According to a Bismarck Tribune report last week, North Dakota’s spending transparency website has recently been ranked 34th in the nation. As stated in the Tribune article:
“The website allows the public to peer into the state’s finances by examining spending by individual agencies, payments to vendors and purchasing card expenses, among other tools.”
It’s worth noting that while the state’s website was rated with “above-average functionality and searchability”, it has “deficiencies in its economic development subsidy reporting”. So, with an overall C-, there’s room for improvement.
On the heels of the Tribune article, it was reported yesterday that Morton County is adding itself to a list of local governments that are utilizing OpenGov. This is a cloud-based software that can be utilized to make the financial information of government entities available to the public via the internet. In a nutshell, it provides an increased level of transparency at the local level.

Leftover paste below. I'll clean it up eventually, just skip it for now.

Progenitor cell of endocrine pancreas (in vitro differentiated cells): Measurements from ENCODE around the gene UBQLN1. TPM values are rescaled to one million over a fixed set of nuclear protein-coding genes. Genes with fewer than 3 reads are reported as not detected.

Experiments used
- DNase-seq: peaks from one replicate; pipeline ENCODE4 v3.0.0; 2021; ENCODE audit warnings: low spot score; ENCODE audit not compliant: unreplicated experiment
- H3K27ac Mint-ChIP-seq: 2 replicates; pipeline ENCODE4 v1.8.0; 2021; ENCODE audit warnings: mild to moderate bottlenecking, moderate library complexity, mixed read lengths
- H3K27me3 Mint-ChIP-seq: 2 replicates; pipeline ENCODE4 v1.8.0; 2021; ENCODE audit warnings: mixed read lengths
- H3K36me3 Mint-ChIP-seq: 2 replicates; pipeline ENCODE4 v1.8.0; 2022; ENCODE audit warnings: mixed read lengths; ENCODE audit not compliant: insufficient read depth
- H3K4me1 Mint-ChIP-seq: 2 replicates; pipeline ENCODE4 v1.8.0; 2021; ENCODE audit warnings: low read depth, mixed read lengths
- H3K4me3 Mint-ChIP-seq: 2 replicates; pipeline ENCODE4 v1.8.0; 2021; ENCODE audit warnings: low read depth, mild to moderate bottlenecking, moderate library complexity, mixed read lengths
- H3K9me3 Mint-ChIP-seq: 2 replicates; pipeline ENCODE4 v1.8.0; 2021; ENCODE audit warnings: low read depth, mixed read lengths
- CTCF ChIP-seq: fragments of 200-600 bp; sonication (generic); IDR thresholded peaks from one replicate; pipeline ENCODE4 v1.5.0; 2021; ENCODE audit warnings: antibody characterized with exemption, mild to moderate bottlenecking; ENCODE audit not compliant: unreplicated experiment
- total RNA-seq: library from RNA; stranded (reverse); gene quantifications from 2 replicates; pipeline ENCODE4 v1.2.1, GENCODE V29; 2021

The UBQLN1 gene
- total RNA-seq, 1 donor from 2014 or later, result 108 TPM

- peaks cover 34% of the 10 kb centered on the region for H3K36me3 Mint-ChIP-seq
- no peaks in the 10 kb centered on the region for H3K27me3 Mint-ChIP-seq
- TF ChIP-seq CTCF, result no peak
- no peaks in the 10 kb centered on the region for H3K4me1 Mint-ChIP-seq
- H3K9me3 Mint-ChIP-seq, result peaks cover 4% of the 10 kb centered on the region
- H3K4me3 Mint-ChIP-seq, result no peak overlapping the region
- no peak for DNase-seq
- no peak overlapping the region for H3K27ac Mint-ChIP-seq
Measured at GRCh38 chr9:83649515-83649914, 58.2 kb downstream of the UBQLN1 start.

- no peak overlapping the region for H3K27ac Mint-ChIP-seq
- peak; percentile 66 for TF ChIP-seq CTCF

Cass County was the first county in the state to make the move to OpenGov in 2014. Since that time, McKenzie County, Fargo, and Grand Forks have done the same. Such transparency means easier accessibility for those who may be interested in such information. When it comes to finances, individuals no longer have to drive to these county or city offices, make phone calls, or send in record requests. They can just access the information they’re seeking through the internet.
Transparency comes with a price though. When it comes to the state’s system, the initial cost was $231,000— and that’s not including staff time. Annual cost to the state runs about $42,500. In the case of OpenGov – used by Morton County and others – it’s about $7,000/year.
Patrick Henry once said:
“The liberties of a people never were, nor ever will be, secure, when the transactions of their rulers may be concealed from them.”
I agree. In and of itself, I believe that increased transparency creates an environment for better government. But perhaps the true value of it can only be measured by the involvement of the people and whether we utilize it or not. Otherwise, it’s money spent with little or nothing gained.